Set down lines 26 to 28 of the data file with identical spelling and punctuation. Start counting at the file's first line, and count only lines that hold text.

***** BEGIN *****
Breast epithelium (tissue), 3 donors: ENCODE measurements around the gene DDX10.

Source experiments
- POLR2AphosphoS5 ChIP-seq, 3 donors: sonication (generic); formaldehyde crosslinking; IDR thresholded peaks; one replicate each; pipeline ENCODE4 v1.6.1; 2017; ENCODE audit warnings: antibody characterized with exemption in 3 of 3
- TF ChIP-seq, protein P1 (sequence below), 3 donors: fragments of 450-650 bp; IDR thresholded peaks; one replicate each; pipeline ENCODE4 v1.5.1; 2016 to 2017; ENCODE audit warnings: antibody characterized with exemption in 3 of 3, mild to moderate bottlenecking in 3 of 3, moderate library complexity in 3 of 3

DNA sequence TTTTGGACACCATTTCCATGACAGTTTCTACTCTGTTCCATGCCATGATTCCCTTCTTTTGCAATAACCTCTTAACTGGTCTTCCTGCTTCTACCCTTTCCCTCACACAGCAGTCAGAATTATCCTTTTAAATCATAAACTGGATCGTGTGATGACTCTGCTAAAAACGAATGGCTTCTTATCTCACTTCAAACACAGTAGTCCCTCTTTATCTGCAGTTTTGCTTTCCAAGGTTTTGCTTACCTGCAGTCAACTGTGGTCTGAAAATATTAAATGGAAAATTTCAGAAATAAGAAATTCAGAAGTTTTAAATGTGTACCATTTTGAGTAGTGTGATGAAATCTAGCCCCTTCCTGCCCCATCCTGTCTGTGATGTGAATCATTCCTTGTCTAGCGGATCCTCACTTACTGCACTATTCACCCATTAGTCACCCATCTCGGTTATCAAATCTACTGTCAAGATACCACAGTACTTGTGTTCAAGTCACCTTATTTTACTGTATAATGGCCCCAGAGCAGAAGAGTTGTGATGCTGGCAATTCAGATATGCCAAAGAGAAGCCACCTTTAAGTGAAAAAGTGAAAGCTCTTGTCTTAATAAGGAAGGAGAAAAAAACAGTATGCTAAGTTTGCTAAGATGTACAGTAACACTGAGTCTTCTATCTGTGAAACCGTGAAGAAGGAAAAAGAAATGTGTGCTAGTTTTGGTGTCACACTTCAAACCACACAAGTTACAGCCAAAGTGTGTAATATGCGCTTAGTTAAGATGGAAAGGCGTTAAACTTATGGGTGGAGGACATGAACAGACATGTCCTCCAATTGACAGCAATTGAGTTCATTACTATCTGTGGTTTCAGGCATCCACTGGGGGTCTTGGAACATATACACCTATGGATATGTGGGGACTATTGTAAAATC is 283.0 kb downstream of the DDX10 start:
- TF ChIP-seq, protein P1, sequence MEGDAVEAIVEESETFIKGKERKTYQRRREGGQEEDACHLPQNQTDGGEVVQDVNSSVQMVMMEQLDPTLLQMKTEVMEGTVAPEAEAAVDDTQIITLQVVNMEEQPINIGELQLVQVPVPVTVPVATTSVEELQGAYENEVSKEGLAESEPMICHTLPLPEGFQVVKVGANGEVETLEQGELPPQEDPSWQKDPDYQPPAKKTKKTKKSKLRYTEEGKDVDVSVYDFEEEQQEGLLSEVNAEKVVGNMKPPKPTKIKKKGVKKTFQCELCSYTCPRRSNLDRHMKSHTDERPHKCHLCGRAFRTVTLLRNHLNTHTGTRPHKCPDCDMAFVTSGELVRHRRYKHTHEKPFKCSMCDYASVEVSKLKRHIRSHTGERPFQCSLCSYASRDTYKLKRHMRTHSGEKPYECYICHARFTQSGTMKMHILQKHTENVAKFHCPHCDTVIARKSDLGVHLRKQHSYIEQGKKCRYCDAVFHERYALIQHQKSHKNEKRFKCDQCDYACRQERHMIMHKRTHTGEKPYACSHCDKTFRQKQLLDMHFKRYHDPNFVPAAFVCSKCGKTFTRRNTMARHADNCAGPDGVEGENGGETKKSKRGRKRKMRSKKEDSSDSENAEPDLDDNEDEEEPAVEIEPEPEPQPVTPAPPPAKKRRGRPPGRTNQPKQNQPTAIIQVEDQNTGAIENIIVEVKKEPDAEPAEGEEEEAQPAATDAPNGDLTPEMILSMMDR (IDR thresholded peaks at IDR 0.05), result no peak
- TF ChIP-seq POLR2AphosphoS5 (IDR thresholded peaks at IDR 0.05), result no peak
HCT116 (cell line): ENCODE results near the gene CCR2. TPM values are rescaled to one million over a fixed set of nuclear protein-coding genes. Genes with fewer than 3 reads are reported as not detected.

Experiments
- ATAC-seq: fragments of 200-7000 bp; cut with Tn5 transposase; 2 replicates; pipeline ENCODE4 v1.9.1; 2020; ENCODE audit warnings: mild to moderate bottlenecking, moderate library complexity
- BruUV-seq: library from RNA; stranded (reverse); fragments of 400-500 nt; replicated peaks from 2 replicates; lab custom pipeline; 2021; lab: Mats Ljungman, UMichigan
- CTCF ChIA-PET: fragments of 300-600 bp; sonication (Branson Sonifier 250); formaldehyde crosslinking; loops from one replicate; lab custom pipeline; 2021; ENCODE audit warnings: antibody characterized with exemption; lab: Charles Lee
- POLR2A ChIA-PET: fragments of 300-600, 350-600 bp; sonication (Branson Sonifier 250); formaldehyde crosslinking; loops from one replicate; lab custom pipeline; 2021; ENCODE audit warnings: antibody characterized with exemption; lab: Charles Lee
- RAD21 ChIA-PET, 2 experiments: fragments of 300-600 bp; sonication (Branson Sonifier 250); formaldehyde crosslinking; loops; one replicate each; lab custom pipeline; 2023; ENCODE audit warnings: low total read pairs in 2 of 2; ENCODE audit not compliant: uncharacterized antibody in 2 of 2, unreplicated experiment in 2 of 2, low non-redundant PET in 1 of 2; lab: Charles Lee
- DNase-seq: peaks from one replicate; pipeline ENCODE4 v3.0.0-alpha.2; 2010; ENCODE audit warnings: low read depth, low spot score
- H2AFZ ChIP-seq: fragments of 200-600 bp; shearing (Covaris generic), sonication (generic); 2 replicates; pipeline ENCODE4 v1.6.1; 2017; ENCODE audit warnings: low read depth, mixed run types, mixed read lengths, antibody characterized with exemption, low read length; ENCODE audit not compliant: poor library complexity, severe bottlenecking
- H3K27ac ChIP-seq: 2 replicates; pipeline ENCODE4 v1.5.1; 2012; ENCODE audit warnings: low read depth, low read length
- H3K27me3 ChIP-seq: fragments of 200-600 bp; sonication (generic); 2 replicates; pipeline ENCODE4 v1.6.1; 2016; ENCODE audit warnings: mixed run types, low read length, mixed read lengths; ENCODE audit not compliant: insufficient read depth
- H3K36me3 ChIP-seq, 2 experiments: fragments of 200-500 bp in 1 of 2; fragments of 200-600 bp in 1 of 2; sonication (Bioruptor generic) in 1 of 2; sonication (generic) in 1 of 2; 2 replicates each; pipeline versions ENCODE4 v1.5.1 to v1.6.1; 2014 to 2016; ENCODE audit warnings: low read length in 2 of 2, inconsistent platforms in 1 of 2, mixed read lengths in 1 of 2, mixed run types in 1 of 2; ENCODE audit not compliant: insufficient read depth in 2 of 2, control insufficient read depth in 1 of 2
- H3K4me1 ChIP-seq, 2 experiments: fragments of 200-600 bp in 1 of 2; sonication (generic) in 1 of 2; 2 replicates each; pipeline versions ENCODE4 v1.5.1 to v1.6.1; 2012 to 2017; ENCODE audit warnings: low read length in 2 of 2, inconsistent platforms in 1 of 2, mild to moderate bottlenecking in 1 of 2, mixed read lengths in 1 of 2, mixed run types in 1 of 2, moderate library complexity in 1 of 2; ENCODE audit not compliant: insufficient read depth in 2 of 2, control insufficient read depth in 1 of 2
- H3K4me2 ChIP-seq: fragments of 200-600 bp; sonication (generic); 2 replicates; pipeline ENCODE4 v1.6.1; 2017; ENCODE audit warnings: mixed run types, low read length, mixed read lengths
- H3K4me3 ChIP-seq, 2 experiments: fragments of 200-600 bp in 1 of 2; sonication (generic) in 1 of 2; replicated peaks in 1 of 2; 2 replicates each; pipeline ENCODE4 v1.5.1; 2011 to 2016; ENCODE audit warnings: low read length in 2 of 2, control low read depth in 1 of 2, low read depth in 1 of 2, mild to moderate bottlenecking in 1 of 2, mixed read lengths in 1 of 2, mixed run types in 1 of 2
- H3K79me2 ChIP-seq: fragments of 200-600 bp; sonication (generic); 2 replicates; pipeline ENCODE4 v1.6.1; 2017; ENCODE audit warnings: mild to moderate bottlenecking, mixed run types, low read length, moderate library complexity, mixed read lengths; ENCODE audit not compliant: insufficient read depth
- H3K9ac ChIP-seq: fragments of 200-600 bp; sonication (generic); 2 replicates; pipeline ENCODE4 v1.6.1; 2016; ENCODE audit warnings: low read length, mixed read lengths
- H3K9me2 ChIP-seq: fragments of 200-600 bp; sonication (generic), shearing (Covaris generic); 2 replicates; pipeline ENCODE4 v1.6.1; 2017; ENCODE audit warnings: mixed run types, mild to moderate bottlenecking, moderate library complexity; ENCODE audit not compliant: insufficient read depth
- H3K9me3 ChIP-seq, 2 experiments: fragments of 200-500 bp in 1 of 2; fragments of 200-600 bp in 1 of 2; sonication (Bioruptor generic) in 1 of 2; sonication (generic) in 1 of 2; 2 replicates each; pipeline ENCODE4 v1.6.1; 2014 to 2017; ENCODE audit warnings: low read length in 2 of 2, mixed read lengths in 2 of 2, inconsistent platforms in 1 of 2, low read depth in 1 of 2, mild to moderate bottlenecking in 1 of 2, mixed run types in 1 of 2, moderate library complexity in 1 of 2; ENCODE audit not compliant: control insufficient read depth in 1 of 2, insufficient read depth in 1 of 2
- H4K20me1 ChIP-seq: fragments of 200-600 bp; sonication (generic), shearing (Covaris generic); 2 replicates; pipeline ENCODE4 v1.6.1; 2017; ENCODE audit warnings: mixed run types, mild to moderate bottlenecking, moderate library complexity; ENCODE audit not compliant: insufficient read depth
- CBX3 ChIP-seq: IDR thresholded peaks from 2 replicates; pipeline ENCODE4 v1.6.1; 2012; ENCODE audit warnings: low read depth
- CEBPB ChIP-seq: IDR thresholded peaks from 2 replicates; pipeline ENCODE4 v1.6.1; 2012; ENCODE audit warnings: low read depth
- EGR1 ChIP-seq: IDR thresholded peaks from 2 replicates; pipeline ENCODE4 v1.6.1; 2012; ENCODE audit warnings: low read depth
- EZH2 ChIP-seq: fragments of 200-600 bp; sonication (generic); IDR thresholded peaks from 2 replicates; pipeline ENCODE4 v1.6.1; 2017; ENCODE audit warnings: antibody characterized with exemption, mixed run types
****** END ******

- H3K9me3 ChIP-seq, 2 experiments: fragments of 200-500 bp in 1 of 2; fragments of 200-600 bp in 1 of 2; sonication (Bioruptor generic) in 1 of 2; sonication (generic) in 1 of 2; 2 replicates each; pipeline ENCODE4 v1.6.1; 2014 to 2017; ENCODE audit warnings: low read length in 2 of 2, mixed read lengths in 2 of 2, inconsistent platforms in 1 of 2, low read depth in 1 of 2, mild to moderate bottlenecking in 1 of 2, mixed run types in 1 of 2, moderate library complexity in 1 of 2; ENCODE audit not compliant: control insufficient read depth in 1 of 2, insufficient read depth in 1 of 2
- H4K20me1 ChIP-seq: fragments of 200-600 bp; sonication (generic), shearing (Covaris generic); 2 replicates; pipeline ENCODE4 v1.6.1; 2017; ENCODE audit warnings: mixed run types, mild to moderate bottlenecking, moderate library complexity; ENCODE audit not compliant: insufficient read depth
- CBX3 ChIP-seq: IDR thresholded peaks from 2 replicates; pipeline ENCODE4 v1.6.1; 2012; ENCODE audit warnings: low read depth